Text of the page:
Wrapped Up in IRON & VELVET–A Review

Hi there! Today I’m sharing a review for a recently re-released contemporary F/F paranormal mystery/romance from Alexis Hall. IRON & VELVET is the first book in the Kate Kane Paranormal Investigator series, and I was really intrigued. I’ve only read M/M romance from this author before, including FOR REAL, LOOKING FOR GROUP, and WAITING FOR THE FLOOD and PANSIES. This mostly-girl showdown is smart, sassy and little bit sexy.

About the book:
I like my women like I like my whiskey: more than is good for me.

Name’s Kane, Kate Kane. I’m a paranormal private investigator, which is like a normal private investigator except—and stop me if you’re having trouble following this—more paranormal. This business comes with a few basic rules: don’t start drinking before noon, don’t get your partner killed, don’t sleep with the woman who killed him.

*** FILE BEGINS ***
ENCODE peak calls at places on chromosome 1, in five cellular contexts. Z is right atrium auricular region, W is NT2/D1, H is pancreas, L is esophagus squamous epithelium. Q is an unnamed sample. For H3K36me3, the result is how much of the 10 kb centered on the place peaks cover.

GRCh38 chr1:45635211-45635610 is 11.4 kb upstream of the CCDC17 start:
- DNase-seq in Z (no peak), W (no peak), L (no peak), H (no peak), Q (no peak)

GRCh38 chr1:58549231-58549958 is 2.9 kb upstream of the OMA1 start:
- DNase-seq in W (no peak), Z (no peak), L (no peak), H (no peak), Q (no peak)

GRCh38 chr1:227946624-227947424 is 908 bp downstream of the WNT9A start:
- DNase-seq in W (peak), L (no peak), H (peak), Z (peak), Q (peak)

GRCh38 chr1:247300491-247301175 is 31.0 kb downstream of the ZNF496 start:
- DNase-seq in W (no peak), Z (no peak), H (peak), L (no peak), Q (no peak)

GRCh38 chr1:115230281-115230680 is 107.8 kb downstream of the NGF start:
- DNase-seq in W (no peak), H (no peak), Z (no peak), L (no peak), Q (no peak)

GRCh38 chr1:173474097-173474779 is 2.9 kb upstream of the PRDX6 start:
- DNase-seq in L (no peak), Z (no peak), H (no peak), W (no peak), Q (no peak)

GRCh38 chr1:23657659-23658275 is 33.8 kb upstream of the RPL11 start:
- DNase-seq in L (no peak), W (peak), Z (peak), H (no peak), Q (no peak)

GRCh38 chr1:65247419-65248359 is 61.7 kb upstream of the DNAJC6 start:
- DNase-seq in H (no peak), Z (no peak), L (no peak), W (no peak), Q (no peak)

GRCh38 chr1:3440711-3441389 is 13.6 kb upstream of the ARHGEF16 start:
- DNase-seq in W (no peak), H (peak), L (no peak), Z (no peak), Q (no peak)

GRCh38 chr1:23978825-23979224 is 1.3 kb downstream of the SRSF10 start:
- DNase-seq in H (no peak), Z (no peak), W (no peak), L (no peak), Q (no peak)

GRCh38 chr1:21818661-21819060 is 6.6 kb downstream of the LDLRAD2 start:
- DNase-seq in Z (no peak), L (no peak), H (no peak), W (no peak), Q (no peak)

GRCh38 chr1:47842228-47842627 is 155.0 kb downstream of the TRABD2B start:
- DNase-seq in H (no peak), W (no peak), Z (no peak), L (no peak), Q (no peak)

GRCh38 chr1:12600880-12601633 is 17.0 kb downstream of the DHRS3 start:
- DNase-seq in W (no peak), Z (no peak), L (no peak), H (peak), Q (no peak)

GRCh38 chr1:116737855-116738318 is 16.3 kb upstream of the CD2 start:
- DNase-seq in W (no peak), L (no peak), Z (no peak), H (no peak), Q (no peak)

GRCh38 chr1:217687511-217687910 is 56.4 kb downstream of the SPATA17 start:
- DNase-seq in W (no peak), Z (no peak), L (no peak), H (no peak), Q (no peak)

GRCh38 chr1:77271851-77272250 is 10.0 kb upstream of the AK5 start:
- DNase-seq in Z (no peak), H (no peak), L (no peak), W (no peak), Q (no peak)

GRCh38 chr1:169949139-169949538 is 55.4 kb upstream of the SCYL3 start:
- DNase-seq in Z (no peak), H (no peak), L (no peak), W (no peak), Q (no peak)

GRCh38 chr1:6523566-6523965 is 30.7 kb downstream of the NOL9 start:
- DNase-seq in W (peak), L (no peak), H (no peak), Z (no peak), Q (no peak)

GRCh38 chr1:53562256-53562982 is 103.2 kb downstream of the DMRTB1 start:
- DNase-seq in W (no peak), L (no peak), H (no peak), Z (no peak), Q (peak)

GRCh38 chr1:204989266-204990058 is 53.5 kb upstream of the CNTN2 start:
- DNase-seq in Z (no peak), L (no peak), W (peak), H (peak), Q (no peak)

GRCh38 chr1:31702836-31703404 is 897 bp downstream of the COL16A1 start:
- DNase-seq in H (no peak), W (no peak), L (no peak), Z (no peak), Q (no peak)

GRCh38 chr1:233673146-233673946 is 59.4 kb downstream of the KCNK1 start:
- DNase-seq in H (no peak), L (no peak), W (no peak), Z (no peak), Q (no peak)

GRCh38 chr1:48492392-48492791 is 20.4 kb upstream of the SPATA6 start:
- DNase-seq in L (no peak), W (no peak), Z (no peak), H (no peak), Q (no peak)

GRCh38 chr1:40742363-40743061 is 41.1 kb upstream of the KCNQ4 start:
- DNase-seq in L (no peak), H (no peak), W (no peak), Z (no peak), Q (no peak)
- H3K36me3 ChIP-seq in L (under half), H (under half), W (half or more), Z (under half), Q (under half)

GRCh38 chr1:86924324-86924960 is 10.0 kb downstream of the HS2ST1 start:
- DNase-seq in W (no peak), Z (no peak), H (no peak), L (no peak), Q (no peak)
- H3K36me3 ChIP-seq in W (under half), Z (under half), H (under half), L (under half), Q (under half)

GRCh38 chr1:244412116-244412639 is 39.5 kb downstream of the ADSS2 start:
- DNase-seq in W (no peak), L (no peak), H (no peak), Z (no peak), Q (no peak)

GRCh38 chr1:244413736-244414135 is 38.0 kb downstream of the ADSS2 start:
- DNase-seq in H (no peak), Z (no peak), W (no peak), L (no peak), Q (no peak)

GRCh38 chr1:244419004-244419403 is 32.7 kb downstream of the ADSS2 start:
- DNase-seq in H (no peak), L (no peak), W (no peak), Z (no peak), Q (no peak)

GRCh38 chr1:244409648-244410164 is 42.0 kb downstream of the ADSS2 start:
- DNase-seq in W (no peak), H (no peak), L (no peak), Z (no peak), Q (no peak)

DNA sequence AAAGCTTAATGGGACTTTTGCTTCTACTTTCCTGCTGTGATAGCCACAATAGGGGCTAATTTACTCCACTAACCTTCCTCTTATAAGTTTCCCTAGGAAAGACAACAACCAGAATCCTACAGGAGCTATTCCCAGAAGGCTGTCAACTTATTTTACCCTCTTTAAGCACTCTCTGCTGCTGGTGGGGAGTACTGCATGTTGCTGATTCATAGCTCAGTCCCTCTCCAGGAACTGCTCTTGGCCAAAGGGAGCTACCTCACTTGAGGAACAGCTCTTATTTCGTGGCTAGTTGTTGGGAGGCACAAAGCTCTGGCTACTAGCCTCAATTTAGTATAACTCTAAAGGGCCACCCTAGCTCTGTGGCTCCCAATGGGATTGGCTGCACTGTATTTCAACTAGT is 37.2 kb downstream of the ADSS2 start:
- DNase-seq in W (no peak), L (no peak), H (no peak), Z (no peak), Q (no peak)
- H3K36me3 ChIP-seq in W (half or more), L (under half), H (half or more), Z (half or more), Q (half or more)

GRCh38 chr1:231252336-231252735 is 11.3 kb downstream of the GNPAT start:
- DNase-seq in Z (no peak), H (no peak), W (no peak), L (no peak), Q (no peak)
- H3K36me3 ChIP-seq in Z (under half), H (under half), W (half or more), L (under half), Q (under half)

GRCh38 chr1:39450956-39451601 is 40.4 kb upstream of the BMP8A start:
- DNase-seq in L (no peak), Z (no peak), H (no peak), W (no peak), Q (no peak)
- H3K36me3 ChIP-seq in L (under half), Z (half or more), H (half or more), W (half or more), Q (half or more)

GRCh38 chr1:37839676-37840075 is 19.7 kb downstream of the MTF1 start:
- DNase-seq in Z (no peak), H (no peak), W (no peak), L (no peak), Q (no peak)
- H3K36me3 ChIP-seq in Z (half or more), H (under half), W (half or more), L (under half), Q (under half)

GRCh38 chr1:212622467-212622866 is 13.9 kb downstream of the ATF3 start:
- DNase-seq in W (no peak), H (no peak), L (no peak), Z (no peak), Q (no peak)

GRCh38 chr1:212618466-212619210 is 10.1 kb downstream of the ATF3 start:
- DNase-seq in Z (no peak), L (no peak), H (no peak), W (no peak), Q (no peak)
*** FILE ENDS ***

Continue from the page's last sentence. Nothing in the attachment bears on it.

Last year I broke all of them.

The only rule I didn’t break was the one that said don’t work for vampires. But then a dead werewolf showed up outside the Soho shag palace of Julian Saint-Germain—a bloodsucking flibbertigibbet who’s spent the last eight centuries presiding over an ever-growing empire of booze, sex and hemoglobin.

I shouldn’t have taken the job. The last thing I needed was to get caught in a supernatural smackdown between a werewolf pack and a vampire prince. Even if the vampire prince was dangerously my type. But what can I say? I was broke, I’m a sucker for a pretty face and I gave up on making good decisions a long time ago.

My Review:
Kate Kane is a take-no-shit PI who totally drinks whisky for breakfast. Her specialty is in paranormal cases, and she’s particularly suited to this being half-Fae. Her mum is the Queen of the Wild Hunt and Kate can draw on her mother’s strength and power when necessary. She’s had a bad year, what with her ex-girlfriend murdering her investigation partner and then getting locked up for it. She’s desperate for a little cash, though, which is why she agrees to investigate the suspiscious death of a young werewolf at the Velvet, a vampire-owned hedonism bar.